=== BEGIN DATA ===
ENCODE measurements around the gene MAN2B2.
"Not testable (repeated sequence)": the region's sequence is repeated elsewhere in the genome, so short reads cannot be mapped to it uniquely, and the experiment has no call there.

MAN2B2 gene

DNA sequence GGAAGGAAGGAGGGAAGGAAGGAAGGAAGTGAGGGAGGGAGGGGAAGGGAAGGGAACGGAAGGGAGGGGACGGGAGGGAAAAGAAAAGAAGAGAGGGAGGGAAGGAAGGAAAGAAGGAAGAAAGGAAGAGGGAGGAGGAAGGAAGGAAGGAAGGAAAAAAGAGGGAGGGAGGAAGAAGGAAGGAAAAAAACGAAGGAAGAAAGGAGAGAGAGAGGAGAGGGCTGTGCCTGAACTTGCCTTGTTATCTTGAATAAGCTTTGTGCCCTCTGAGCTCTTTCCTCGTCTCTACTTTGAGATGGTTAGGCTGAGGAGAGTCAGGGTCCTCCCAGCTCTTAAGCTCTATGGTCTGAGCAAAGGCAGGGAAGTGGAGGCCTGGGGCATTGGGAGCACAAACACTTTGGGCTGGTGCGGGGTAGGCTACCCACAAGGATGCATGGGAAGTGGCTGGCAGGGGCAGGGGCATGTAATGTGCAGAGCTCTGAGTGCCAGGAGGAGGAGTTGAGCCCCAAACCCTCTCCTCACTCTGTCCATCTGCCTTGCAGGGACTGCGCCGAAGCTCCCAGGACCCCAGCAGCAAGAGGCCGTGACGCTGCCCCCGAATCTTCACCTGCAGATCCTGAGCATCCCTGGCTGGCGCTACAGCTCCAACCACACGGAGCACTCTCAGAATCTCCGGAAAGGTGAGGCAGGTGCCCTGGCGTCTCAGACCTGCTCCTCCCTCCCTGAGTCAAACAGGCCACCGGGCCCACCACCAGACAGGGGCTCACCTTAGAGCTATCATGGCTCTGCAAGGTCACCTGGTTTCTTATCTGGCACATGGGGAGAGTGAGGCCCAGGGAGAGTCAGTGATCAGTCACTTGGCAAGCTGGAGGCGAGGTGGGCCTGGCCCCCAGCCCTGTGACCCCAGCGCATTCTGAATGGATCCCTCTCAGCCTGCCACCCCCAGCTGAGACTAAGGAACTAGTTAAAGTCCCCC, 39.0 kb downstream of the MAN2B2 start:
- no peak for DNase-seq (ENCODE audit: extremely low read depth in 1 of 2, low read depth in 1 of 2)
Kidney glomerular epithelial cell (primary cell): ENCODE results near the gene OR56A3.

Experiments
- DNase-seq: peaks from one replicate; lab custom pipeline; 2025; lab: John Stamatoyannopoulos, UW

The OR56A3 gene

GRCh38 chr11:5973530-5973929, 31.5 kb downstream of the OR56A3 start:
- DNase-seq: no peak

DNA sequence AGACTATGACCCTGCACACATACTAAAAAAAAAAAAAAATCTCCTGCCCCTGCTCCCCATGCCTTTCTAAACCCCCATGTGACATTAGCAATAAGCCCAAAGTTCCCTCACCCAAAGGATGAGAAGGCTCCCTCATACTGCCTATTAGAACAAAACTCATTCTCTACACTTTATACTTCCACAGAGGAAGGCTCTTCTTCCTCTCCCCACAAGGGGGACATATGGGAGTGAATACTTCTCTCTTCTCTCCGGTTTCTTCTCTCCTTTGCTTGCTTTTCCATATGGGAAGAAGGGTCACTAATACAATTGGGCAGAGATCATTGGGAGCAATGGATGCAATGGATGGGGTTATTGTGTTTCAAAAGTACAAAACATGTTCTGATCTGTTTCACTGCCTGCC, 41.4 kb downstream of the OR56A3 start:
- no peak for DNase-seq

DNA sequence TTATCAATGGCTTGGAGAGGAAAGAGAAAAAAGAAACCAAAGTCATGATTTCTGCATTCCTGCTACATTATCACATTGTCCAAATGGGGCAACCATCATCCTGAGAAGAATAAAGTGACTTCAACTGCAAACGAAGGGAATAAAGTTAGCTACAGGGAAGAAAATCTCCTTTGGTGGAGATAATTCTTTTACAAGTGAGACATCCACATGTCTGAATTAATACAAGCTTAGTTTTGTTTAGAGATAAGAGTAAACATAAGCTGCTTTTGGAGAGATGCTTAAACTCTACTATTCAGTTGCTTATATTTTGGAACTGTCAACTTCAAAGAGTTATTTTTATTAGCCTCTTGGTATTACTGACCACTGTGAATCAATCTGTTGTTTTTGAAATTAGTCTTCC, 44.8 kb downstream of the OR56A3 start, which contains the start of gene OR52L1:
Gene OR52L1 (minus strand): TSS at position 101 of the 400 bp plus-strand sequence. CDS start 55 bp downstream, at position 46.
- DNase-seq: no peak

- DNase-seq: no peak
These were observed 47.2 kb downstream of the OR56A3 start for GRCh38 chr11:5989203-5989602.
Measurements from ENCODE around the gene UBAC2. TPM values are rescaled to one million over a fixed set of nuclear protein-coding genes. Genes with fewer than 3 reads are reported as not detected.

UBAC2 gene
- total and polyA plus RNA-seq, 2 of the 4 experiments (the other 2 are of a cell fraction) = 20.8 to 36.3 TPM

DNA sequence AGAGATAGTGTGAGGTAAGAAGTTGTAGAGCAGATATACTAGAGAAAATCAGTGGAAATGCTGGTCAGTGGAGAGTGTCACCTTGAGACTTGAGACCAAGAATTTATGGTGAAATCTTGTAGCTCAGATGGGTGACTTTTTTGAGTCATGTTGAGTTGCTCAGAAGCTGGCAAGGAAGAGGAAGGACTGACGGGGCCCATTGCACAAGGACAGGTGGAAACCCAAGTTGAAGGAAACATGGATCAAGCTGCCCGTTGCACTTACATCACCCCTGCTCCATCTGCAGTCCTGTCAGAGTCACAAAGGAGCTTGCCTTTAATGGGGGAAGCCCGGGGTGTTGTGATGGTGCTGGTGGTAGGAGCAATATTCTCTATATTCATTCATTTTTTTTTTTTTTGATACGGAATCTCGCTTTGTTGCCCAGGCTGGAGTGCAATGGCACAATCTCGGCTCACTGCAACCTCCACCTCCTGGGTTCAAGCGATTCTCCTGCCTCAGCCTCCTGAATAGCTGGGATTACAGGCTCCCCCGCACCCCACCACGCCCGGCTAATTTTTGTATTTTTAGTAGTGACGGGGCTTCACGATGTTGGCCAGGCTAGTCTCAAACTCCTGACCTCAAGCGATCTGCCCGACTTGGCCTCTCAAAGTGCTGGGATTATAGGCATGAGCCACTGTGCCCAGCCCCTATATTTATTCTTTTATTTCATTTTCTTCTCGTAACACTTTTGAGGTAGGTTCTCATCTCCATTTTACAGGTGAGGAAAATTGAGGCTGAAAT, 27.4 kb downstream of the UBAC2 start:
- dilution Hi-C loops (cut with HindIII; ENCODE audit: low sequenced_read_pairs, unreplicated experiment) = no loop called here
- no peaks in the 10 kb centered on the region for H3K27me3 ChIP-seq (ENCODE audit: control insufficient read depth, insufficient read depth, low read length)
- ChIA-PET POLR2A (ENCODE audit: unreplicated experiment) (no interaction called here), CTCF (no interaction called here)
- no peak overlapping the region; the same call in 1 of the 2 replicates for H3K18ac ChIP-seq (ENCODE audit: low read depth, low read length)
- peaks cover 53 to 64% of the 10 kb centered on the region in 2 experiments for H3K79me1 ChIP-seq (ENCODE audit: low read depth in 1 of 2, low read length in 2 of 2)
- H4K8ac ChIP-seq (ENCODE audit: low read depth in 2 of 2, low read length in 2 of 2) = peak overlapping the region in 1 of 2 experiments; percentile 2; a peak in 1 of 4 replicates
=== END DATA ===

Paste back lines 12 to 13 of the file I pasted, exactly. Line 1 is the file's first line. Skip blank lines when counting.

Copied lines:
DNA sequence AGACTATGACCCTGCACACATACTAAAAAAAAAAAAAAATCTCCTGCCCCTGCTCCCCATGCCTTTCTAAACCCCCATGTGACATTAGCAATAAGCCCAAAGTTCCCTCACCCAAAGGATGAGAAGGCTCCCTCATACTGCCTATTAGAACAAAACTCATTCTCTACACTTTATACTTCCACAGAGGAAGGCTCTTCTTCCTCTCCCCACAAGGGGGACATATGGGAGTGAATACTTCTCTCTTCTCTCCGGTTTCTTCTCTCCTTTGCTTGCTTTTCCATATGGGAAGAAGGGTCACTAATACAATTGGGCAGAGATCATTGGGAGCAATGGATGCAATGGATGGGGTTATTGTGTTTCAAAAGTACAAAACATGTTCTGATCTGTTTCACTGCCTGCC, 41.4 kb downstream of the OR56A3 start:
- no peak for DNase-seq